As CBS2’s political reporter Marcia Kramer reports, it could be a shot in the arm for small businesses.READ MORE: NYC Primary Day: Polls Open For Voters To Choose Next Mayor
At a Manhattan pet goods store, instead of waiting for people to come inside with all their social distancing concerns, Catherine Begley can now sell her pet supplies on the street, and maybe even attract a four-legged customer or two with her treats.
“If things are on the street already it will help a lot. It will be a big benefit,” Begley said.
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Begley, the owner of Pet Market NYC, says Mayor de Blasio’s decision to allow businesses to take the streets to sell their products would be a boon to her business and others hurt by the pandemic.
Some 40,000 New York City businesses can qualify for the “Open Storefronts” program.
“Let’s liberate the outdoor spaces for them and help their businesses to continue,” de Blasio said.
Businesses will be able to set up tables and racks five feet into the sidewalk, and if they’re in an open street area, they may be allowed in the road bed as well.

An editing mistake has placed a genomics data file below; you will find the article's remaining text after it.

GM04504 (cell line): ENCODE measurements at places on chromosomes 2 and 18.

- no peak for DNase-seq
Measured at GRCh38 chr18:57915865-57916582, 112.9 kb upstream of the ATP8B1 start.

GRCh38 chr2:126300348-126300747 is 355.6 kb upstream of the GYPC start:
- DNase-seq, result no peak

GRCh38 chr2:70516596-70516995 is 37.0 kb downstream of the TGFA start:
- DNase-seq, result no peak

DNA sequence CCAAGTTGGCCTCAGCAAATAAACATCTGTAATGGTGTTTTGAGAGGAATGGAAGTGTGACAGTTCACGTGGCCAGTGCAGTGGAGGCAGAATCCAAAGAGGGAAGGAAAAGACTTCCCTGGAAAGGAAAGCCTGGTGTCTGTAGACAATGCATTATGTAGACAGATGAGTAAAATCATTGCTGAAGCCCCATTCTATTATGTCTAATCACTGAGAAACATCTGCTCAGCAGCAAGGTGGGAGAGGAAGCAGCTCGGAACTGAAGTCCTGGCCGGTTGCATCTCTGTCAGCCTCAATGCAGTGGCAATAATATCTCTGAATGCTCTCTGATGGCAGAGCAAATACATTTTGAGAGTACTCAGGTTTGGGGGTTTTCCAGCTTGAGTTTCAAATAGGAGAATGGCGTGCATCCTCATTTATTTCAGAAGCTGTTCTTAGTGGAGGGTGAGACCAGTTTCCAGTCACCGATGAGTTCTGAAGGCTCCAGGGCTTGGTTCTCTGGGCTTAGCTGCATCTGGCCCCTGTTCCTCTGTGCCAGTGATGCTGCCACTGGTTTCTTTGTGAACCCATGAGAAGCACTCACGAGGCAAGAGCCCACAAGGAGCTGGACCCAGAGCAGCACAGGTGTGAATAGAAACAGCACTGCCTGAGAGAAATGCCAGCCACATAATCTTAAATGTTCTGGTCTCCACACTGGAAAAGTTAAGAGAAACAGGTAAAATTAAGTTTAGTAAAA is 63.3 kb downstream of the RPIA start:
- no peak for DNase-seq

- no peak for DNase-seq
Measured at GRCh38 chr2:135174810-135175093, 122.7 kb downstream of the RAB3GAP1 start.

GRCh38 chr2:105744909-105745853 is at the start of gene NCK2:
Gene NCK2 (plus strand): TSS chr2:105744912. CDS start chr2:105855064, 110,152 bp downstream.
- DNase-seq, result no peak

“Businesses can erect temporary signage. They can use umbrellas to protect them from the elements, but at the end of the day, the business must bring the equipment back inside,” said Small Business Services Commissioner Jonnel Doris.READ MORE: Primary Election Day Guide For Voters In New York
“The most critical thing is that each business must maintain an eight foot path for pedestrians to pass to make sure the sidewalks are unimpeded,” said Deputy DOT Commissioner Margaret Forgione.
“We’re giving them the opportunity to get out in front of their stores and also engage their customers, do transactions right in front of the store and also allow them to free up some space inside to keep it safe and keep the traffic moving, as we need to,” Doris said.
Businesses can start street sales on Friday and continue through Dec. 31.
City officials describe it as something like a winter market to help with holiday sales, since most do 70% of their annual business between now and the end of the year. And for Mayor de Blasio, never a fan of the Internet, it was another opportunity to say “buy local.”
“It’s a great opportunity to patronize your local business. Look, everyone, we all appreciate the amazing stuff online, but let’s really double down on our local businesses here in the city. Let’s give the businesses so they can survive,” de Blasio said.
Critics say the new program could be problematic for businesses in Greenwich Village, TriBeCa and SoHo, who may not have the necessary sidewalk space.
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